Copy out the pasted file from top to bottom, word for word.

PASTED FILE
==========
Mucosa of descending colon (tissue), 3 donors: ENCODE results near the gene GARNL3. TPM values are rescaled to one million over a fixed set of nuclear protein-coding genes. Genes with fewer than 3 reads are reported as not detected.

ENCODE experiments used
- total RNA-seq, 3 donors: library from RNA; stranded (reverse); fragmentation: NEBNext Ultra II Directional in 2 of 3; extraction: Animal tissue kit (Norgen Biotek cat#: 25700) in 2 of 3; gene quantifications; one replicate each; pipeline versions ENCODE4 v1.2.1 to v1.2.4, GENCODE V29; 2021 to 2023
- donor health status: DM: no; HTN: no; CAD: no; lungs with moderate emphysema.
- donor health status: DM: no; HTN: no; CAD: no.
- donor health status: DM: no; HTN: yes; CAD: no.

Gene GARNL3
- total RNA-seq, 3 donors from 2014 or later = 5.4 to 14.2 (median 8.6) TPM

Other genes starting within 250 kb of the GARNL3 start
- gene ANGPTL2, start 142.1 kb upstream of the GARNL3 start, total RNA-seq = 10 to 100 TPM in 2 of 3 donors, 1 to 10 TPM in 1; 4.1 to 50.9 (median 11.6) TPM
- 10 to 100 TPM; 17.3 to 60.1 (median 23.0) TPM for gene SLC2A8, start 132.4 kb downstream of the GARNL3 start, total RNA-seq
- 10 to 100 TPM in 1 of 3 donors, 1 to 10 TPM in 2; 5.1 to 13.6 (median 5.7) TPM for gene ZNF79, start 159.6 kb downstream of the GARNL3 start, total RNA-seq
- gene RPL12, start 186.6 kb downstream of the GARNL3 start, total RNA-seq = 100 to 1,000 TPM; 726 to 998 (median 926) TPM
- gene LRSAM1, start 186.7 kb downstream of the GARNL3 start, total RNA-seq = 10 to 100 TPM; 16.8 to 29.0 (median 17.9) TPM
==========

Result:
Mucosa of descending colon (tissue), 3 donors: ENCODE results near the gene GARNL3. TPM values are rescaled to one million over a fixed set of nuclear protein-coding genes. Genes with fewer than 3 reads are reported as not detected.

ENCODE experiments used
- total RNA-seq, 3 donors: library from RNA; stranded (reverse); fragmentation: NEBNext Ultra II Directional in 2 of 3; extraction: Animal tissue kit (Norgen Biotek cat#: 25700) in 2 of 3; gene quantifications; one replicate each; pipeline versions ENCODE4 v1.2.1 to v1.2.4, GENCODE V29; 2021 to 2023
- donor health status: DM: no; HTN: no; CAD: no; lungs with moderate emphysema.
- donor health status: DM: no; HTN: no; CAD: no.
- donor health status: DM: no; HTN: yes; CAD: no.

Gene GARNL3
- total RNA-seq, 3 donors from 2014 or later = 5.4 to 14.2 (median 8.6) TPM

Other genes starting within 250 kb of the GARNL3 start
- gene ANGPTL2, start 142.1 kb upstream of the GARNL3 start, total RNA-seq = 10 to 100 TPM in 2 of 3 donors, 1 to 10 TPM in 1; 4.1 to 50.9 (median 11.6) TPM
- 10 to 100 TPM; 17.3 to 60.1 (median 23.0) TPM for gene SLC2A8, start 132.4 kb downstream of the GARNL3 start, total RNA-seq
- 10 to 100 TPM in 1 of 3 donors, 1 to 10 TPM in 2; 5.1 to 13.6 (median 5.7) TPM for gene ZNF79, start 159.6 kb downstream of the GARNL3 start, total RNA-seq
- gene RPL12, start 186.6 kb downstream of the GARNL3 start, total RNA-seq = 100 to 1,000 TPM; 726 to 998 (median 926) TPM
- gene LRSAM1, start 186.7 kb downstream of the GARNL3 start, total RNA-seq = 10 to 100 TPM; 16.8 to 29.0 (median 17.9) TPM